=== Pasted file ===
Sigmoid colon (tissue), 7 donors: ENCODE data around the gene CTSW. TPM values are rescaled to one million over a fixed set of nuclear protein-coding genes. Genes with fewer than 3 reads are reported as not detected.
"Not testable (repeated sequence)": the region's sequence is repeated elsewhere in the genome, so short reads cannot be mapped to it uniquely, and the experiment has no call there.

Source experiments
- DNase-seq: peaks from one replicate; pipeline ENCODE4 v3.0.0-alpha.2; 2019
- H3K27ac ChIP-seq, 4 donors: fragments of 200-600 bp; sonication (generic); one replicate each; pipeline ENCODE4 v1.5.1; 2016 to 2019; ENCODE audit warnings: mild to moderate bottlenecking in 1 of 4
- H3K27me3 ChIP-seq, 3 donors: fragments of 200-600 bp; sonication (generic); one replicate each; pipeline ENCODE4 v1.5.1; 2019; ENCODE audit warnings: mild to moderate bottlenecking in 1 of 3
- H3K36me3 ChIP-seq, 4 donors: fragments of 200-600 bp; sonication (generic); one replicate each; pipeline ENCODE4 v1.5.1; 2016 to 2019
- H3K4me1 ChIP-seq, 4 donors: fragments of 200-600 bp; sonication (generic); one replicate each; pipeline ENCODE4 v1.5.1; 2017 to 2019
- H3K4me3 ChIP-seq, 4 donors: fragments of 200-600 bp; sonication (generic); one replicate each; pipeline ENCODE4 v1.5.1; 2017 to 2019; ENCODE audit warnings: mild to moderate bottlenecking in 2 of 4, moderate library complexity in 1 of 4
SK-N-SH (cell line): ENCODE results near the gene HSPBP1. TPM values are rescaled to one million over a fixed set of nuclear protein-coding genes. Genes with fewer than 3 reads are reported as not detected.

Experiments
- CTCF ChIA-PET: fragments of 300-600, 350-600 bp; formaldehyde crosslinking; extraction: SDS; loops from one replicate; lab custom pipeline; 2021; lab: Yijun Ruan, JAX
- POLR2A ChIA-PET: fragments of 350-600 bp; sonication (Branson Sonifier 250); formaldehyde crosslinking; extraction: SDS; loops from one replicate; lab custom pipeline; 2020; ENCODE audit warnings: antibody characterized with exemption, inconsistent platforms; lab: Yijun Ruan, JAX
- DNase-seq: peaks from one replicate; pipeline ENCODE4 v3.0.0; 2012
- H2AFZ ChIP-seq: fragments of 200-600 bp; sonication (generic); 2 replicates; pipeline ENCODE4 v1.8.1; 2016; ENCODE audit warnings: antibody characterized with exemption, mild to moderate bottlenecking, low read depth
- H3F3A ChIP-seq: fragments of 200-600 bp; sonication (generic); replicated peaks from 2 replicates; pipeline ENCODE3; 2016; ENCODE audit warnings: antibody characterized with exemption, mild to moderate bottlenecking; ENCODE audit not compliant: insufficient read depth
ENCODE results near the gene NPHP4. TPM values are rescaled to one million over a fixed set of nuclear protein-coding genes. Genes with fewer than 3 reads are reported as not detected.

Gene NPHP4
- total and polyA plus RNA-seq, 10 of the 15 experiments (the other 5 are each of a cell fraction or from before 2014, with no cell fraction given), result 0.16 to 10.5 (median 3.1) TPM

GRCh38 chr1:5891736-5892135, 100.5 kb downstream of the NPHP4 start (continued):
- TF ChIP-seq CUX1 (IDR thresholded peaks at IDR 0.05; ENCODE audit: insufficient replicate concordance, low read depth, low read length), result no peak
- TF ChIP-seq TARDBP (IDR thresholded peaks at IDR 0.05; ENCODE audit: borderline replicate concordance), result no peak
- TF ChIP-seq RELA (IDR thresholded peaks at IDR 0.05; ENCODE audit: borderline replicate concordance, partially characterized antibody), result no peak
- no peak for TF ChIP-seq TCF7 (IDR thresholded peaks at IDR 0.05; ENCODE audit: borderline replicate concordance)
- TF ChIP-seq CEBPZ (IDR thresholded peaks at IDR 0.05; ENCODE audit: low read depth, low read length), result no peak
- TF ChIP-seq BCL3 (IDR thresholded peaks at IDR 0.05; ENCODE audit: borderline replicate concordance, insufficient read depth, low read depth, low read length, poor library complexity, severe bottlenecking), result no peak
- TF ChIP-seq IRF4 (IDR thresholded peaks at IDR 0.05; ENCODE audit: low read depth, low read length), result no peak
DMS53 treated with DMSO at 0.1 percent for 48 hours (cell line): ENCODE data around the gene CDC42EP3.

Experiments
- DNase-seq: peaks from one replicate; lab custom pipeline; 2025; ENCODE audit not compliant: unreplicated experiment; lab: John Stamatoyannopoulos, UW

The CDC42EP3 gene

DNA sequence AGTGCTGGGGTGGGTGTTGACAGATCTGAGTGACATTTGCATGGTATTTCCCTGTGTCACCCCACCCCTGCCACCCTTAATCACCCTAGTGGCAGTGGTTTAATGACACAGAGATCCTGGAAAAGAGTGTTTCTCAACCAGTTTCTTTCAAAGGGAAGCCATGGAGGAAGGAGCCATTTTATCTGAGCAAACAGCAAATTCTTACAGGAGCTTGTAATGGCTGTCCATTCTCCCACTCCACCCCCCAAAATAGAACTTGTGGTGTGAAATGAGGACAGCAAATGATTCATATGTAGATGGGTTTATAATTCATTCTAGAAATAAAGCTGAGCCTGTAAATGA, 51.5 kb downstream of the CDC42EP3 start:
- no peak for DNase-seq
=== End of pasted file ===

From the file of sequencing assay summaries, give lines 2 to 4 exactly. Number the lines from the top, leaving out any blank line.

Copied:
"Not testable (repeated sequence)": the region's sequence is repeated elsewhere in the genome, so short reads cannot be mapped to it uniquely, and the experiment has no call there.

Source experiments
- DNase-seq: peaks from one replicate; pipeline ENCODE4 v3.0.0-alpha.2; 2019